Aftermath leaves Florida region's residents, courses looking at a long road to recovery, though hope and resilience buoy spirits
Wednesday was a D-Day of sorts for Southwest Florida’s Sanibel Island as a host of charter boat captains and private vessels navigated San Carlos Bay from nearby Fort Myers to understand Hurricane Ian’s devastation for the first time. Nothing good was awaiting their arrival, but a random bicycle and a hot tub did play key roles in the excursion.
This revelation is best depicted by the visit of Gene Taylor, the golf professional at Sanibel Island Golf Club. Taylor, also a local realtor, evacuated his home and the island for Fort Myers early last week to brave the storm, which made landfall at daybreak on Sept. 28 and brought 150-mph winds and a 10-foot storm surge.
One week later, with the collapse of the Sanibel Causeway prohibiting automobile traffic in either direction, Taylor caught a ride with a charter boat captain. Overhead, the continual whirring of Chinook helicopters persisted as they made emergency trips from the mainland to various locations. President Joe Biden visited the area Wednesday with Florida Governor Ron DeSantis and flew over Sanibel. "You can see a whole hell of a lot of damage from the air," Biden said.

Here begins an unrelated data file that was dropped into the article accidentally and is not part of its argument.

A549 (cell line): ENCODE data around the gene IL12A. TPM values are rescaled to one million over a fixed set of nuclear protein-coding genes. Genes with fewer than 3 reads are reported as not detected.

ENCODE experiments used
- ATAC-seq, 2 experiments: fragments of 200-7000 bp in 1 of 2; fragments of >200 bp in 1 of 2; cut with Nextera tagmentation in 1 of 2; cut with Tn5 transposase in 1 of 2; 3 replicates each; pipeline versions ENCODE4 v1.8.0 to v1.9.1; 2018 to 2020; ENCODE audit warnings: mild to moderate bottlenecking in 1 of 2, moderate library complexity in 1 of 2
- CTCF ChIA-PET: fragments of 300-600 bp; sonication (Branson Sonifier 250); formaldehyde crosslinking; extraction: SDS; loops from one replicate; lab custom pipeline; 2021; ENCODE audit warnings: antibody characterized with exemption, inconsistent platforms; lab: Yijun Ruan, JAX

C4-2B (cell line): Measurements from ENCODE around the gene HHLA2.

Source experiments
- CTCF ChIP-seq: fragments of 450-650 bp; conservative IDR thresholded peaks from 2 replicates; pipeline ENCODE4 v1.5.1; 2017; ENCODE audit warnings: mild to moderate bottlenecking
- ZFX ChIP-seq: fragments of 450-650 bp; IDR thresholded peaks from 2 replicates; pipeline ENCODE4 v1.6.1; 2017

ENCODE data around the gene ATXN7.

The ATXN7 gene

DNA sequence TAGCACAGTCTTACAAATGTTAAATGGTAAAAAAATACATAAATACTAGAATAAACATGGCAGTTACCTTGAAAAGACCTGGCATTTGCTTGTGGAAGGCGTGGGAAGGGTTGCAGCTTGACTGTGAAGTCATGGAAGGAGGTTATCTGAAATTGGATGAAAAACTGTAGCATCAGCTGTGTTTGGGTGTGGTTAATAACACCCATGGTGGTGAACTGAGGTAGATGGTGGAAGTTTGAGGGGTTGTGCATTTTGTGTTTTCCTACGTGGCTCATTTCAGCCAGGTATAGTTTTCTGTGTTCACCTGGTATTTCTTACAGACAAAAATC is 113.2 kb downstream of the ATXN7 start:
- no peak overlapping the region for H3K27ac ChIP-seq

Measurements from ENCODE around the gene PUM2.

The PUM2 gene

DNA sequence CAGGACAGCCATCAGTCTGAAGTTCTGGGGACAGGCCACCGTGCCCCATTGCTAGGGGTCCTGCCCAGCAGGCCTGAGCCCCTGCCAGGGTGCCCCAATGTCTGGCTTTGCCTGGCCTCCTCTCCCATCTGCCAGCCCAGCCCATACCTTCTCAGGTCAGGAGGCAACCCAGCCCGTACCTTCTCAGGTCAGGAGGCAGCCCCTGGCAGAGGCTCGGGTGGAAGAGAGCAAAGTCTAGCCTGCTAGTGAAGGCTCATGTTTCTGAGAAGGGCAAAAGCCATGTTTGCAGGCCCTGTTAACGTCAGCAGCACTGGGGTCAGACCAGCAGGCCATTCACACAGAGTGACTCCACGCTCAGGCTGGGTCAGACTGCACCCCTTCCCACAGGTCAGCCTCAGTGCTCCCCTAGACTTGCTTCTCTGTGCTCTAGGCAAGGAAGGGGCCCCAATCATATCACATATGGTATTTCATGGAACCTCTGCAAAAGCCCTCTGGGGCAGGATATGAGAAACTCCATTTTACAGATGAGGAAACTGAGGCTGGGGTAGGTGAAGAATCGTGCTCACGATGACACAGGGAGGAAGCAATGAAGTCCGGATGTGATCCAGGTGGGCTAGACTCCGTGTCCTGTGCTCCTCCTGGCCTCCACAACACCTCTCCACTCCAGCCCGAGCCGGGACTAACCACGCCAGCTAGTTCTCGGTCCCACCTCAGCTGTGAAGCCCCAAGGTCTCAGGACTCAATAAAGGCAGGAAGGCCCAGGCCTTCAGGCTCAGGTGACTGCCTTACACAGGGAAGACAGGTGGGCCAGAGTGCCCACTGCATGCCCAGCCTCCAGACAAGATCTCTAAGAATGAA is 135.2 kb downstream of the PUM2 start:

Taylor’s boat ride docked at one of the beaches. It was a stark sight since the water-infested surroundings and fallen trees prohibited finding the usual landmarks. The Sanibel Lighthouse, on the eastern tip, still stood but historic surrounding buildings were gone. On shore, tangled amid the remaining foliage was an abandoned bicycle, which Taylor commandeered to better take in the island.
What Taylor saw during his cycling trip was shocking, “like a war zone,” he says. He biked to the Sanibel Island Golf Club and rode the cart paths. When he walked on the Bermudagrass fairways, they were “full of sludge and slippery” from the salt water and muck infestation brought on by storm surge.
Taylor biked 1 mile away to his one-story home on Periwinkle Way. He found it filled with 7 feet of water and sludge. He met with the course owner and superintendent, and boated back to Fort Myers with them as visitors are currently allowed on the island only from 7 a.m. to 7 p.m. He will return numerous times over the coming weeks and months.